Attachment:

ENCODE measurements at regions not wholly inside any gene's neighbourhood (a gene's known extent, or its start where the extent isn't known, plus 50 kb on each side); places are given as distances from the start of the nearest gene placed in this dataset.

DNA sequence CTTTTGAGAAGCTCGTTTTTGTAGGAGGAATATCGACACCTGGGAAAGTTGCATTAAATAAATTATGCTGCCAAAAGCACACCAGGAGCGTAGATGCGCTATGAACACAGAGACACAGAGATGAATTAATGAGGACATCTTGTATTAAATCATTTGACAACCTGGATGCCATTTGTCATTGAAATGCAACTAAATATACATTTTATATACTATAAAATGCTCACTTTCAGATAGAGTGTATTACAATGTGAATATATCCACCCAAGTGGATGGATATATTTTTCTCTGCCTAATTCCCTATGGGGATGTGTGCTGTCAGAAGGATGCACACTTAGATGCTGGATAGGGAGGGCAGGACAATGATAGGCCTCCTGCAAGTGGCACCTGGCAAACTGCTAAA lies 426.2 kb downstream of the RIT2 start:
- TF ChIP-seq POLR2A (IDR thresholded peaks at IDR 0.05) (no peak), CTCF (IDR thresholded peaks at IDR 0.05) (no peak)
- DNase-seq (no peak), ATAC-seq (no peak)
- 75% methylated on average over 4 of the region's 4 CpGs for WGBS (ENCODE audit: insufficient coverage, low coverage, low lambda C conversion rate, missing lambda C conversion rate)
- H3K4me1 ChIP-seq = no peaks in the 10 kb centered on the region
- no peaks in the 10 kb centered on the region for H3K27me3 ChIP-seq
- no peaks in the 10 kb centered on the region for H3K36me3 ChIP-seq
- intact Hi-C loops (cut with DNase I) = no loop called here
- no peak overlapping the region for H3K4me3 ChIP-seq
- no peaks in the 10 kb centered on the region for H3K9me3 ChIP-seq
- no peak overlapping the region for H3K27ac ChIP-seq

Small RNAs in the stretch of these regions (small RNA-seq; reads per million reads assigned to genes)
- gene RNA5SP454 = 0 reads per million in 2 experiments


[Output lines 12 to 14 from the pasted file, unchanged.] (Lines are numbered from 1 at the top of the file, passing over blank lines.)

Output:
- no peak overlapping the region for H3K27ac ChIP-seq

Small RNAs in the stretch of these regions (small RNA-seq; reads per million reads assigned to genes)
- gene RNA5SP454 = 0 reads per million in 2 experiments